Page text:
Regulation of oxidative stress and cardioprotection in diabetes mellitus.

Hayashi T, Mori T, Yamashita C, Miyamura M - Curr Cardiol Rev (2008)

Representative macrographs (A, B) and light micrographs (C, D) of hearts from the diabetic rats. The diabetic rats kept under normoxia exhibited nearly normal morphology (A, C). Hypoxia caused cardiac hypertrophy, disarrangement of myofibers, and increased interstitial fibrosis (B, D). original magnification; x 100.
© Copyright Policy - open-access
Related In: Results  -  Collection

License
Show All Figures
getmorefigures.php?uid=PMC2801856&req=5

Figure 1: Representative macrographs (A, B) and light micrographs (C, D) of hearts from the diabetic rats. The diabetic rats kept under normoxia exhibited nearly normal morphology (A, C). Hypoxia caused cardiac hypertrophy, disarrangement of myofibers, and increased interstitial fibrosis (B, D). original magnification; x 100.
Mentions: Obstructive sleep apnea syndrome (OSAS) is characterized by recurrent episodes of upper airway obstruction during sleep that induce hypoxia. Coughlin et al. [41] reported that OSAS was closely associated with an increased prevalence of metabolic syndrome. Metabolic syndrome is a cluster of risk factors for atherosclerotic cardiovascular disease, and this syndrome contributes to the development of diabetes mellitus [2]. In addition, we previously reported that continuous exposure to hypoxia causes the acceleration of myocardial degeneration in diabetic rats [42] (Figs. 1 and 2). These findings suggest that a strong relationship may exist between OSAS and diabetes.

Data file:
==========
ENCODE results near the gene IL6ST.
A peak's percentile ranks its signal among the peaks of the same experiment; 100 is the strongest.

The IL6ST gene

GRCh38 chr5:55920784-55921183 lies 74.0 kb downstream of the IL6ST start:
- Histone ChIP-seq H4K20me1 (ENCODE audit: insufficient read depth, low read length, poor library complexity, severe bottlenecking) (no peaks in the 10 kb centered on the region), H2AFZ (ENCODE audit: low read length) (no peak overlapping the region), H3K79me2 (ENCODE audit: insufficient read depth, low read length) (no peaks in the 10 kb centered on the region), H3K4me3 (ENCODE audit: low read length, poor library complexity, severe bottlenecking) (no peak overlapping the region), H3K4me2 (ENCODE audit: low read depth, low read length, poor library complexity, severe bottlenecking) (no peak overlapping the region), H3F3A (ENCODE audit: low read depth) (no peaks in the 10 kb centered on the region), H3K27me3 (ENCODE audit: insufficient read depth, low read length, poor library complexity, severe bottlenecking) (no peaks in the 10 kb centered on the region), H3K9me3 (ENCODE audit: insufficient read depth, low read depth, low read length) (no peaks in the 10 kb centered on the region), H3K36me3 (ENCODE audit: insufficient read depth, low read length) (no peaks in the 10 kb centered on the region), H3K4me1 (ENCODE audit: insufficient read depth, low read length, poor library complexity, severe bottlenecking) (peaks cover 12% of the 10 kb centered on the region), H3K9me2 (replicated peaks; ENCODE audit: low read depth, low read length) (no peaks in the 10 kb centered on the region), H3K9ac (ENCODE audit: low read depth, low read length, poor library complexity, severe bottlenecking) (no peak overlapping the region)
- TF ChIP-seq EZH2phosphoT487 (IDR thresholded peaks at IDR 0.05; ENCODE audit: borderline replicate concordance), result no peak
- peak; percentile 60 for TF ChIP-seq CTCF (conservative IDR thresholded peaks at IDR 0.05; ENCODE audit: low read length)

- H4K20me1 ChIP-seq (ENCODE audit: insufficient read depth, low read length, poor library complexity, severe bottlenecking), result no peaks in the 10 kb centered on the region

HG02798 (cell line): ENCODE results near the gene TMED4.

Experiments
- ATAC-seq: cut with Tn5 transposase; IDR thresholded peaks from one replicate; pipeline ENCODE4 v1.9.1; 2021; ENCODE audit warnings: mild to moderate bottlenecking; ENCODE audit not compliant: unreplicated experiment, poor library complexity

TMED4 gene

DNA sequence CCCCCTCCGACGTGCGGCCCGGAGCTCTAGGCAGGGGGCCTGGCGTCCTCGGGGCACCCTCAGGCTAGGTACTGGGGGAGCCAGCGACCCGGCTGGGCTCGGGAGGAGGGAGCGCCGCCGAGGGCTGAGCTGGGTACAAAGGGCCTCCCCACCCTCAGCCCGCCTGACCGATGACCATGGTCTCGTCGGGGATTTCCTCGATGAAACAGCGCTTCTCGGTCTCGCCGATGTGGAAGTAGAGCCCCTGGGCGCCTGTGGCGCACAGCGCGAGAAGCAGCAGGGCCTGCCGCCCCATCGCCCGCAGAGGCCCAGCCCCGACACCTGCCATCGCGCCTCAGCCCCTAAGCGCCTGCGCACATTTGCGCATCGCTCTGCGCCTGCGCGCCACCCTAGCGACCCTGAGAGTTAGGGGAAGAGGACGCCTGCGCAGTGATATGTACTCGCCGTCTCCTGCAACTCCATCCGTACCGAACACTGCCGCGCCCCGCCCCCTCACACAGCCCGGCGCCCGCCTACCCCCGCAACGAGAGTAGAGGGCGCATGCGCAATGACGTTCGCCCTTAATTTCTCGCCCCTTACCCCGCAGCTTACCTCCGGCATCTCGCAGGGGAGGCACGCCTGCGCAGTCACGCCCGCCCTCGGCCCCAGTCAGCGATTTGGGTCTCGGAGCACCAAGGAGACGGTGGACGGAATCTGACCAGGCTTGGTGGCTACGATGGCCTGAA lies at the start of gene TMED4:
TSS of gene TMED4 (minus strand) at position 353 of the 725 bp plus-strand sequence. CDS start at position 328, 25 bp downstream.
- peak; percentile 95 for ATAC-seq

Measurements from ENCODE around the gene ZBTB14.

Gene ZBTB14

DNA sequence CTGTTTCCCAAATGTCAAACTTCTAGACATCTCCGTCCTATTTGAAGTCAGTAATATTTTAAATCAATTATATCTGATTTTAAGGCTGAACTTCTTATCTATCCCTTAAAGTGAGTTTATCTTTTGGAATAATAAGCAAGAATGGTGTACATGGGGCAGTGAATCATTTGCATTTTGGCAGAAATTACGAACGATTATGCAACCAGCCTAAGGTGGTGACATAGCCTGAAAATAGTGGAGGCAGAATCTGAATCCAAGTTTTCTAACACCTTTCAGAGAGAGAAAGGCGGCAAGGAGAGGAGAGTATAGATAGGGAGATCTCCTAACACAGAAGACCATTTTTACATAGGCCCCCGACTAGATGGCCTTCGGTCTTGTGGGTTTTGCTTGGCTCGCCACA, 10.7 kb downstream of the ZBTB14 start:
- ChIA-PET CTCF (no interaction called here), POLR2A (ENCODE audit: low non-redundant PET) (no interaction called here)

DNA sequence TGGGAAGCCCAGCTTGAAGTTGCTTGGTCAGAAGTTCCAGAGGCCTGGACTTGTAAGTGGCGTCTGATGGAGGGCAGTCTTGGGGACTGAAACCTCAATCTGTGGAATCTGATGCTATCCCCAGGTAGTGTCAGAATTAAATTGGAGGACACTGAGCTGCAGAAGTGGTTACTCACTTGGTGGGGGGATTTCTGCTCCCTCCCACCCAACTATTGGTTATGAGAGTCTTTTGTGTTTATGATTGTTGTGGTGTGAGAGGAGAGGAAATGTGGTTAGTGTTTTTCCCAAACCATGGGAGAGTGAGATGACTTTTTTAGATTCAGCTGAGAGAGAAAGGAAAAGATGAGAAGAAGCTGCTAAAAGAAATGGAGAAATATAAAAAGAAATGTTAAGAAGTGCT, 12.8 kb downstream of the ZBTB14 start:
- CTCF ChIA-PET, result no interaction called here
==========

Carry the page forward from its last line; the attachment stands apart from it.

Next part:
Bottom Line: On the other hand, the renin-angiotensin system is activated in diabetes, and local angiotensin II production may lead to oxidative damage via the angiotensin II type 1 receptor.Basic and clinical data indicate that angiotensin II receptor blockers have the potential to preserve left ventricular function and prevent cardiac remodeling that is exaggerated by oxidative stress in patients with diabetes.Thus, alleviation of oxidative stress might be one possible strategy in the treatment of diabetic patients associated with sleep apnea.

View Article: PubMed Central - PubMed

Affiliation: Department of Internal Medicine III, Osaka Medical College.

ABSTRACT
Analysis of the Framingham data has shown that the risk of heart failure is increased substantially among diabetic patients, while persons with the metabolic syndrome have an increased risk of both atherosclerosis and diabetes mellitus. Sleep apnea may be related to the metabolic syndrome and systemic inflammation through hypoxia, which might also cause the cardiac remodeling by increased oxidative stress. On the other hand, the renin-angiotensin system is activated in diabetes, and local angiotensin II production may lead to oxidative damage via the angiotensin II type 1 receptor. Basic and clinical data indicate that angiotensin II receptor blockers have the potential to preserve left ventricular function and prevent cardiac remodeling that is exaggerated by oxidative stress in patients with diabetes. Thus, alleviation of oxidative stress might be one possible strategy in the treatment of diabetic patients associated with sleep apnea.

No MeSH data available.


Related in: MedlinePlus